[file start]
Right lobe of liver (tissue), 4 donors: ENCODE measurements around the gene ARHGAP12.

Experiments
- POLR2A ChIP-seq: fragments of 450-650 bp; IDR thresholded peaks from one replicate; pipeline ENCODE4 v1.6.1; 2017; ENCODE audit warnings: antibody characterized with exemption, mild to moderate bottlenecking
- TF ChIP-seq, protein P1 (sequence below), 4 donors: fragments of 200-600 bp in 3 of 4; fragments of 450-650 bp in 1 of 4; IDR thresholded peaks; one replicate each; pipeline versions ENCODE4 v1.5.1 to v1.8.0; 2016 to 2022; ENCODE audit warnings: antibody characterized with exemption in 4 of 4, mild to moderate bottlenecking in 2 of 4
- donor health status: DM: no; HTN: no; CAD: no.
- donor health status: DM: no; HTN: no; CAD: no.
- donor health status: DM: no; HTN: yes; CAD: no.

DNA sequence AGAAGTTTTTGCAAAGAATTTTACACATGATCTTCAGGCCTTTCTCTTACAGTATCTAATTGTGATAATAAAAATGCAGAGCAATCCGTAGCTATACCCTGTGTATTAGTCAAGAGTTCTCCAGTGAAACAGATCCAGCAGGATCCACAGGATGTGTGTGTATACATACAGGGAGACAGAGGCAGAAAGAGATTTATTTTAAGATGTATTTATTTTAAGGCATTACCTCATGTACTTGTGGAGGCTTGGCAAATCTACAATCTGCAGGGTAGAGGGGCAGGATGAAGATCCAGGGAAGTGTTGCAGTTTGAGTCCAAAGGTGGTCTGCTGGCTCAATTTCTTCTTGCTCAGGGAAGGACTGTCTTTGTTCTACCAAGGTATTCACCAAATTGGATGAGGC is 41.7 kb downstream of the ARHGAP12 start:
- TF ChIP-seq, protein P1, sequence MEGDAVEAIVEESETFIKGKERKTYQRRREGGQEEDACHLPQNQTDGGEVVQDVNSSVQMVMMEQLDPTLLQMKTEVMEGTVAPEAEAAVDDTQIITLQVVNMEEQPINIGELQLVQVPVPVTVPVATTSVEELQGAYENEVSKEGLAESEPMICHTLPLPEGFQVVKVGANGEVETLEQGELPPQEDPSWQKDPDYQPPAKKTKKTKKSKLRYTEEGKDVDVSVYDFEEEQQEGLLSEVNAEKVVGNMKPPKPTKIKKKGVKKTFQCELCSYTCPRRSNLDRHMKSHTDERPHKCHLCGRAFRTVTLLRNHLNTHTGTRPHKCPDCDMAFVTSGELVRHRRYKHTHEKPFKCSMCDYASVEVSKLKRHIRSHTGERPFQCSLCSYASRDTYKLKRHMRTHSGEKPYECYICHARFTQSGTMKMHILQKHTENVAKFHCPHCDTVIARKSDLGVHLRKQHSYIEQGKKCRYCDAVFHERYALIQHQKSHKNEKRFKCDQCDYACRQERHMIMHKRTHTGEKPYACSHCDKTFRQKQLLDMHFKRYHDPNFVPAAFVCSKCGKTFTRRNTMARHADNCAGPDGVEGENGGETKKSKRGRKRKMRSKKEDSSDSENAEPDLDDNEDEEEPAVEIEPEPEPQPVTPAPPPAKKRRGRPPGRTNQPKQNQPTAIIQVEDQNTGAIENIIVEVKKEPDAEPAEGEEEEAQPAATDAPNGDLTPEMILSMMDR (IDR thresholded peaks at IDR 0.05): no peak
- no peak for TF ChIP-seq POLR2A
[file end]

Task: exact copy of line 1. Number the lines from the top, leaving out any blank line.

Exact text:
Right lobe of liver (tissue), 4 donors: ENCODE measurements around the gene ARHGAP12.